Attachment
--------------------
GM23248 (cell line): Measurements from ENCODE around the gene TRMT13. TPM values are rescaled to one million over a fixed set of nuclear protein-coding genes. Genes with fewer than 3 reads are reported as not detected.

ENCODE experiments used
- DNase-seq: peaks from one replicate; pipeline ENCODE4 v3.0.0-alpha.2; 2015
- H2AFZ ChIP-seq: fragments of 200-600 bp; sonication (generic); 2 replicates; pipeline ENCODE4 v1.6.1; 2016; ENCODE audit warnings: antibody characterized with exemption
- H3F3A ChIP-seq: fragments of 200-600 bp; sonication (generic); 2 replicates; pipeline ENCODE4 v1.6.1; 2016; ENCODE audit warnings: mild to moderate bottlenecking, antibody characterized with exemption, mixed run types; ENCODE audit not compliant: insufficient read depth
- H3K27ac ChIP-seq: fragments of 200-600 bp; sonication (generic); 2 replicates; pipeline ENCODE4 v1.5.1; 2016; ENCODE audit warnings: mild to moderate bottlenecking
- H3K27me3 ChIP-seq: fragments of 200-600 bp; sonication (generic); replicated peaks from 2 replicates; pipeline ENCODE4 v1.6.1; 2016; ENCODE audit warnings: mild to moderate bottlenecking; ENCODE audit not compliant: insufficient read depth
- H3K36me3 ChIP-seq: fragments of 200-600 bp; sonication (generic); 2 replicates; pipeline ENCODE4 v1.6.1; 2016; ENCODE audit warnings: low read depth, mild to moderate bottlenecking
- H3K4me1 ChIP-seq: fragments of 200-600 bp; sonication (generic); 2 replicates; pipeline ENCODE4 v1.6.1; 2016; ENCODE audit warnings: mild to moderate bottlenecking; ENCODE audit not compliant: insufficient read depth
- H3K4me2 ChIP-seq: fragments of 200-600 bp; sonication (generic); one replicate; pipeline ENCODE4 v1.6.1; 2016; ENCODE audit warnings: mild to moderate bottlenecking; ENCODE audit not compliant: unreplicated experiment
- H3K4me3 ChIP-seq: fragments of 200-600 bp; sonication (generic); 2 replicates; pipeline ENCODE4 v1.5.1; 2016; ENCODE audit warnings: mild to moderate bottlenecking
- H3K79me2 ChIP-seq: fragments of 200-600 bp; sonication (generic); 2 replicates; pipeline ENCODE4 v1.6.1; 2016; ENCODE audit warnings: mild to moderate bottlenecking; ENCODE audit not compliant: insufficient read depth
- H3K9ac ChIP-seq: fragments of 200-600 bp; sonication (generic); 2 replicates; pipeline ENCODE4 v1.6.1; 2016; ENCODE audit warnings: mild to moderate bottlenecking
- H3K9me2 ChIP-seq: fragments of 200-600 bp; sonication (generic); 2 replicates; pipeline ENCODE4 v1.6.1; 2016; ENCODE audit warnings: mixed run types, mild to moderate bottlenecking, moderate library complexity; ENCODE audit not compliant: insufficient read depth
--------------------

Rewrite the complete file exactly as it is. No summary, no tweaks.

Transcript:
GM23248 (cell line): Measurements from ENCODE around the gene TRMT13. TPM values are rescaled to one million over a fixed set of nuclear protein-coding genes. Genes with fewer than 3 reads are reported as not detected.

ENCODE experiments used
- DNase-seq: peaks from one replicate; pipeline ENCODE4 v3.0.0-alpha.2; 2015
- H2AFZ ChIP-seq: fragments of 200-600 bp; sonication (generic); 2 replicates; pipeline ENCODE4 v1.6.1; 2016; ENCODE audit warnings: antibody characterized with exemption
- H3F3A ChIP-seq: fragments of 200-600 bp; sonication (generic); 2 replicates; pipeline ENCODE4 v1.6.1; 2016; ENCODE audit warnings: mild to moderate bottlenecking, antibody characterized with exemption, mixed run types; ENCODE audit not compliant: insufficient read depth
- H3K27ac ChIP-seq: fragments of 200-600 bp; sonication (generic); 2 replicates; pipeline ENCODE4 v1.5.1; 2016; ENCODE audit warnings: mild to moderate bottlenecking
- H3K27me3 ChIP-seq: fragments of 200-600 bp; sonication (generic); replicated peaks from 2 replicates; pipeline ENCODE4 v1.6.1; 2016; ENCODE audit warnings: mild to moderate bottlenecking; ENCODE audit not compliant: insufficient read depth
- H3K36me3 ChIP-seq: fragments of 200-600 bp; sonication (generic); 2 replicates; pipeline ENCODE4 v1.6.1; 2016; ENCODE audit warnings: low read depth, mild to moderate bottlenecking
- H3K4me1 ChIP-seq: fragments of 200-600 bp; sonication (generic); 2 replicates; pipeline ENCODE4 v1.6.1; 2016; ENCODE audit warnings: mild to moderate bottlenecking; ENCODE audit not compliant: insufficient read depth
- H3K4me2 ChIP-seq: fragments of 200-600 bp; sonication (generic); one replicate; pipeline ENCODE4 v1.6.1; 2016; ENCODE audit warnings: mild to moderate bottlenecking; ENCODE audit not compliant: unreplicated experiment
- H3K4me3 ChIP-seq: fragments of 200-600 bp; sonication (generic); 2 replicates; pipeline ENCODE4 v1.5.1; 2016; ENCODE audit warnings: mild to moderate bottlenecking
- H3K79me2 ChIP-seq: fragments of 200-600 bp; sonication (generic); 2 replicates; pipeline ENCODE4 v1.6.1; 2016; ENCODE audit warnings: mild to moderate bottlenecking; ENCODE audit not compliant: insufficient read depth
- H3K9ac ChIP-seq: fragments of 200-600 bp; sonication (generic); 2 replicates; pipeline ENCODE4 v1.6.1; 2016; ENCODE audit warnings: mild to moderate bottlenecking
- H3K9me2 ChIP-seq: fragments of 200-600 bp; sonication (generic); 2 replicates; pipeline ENCODE4 v1.6.1; 2016; ENCODE audit warnings: mixed run types, mild to moderate bottlenecking, moderate library complexity; ENCODE audit not compliant: insufficient read depth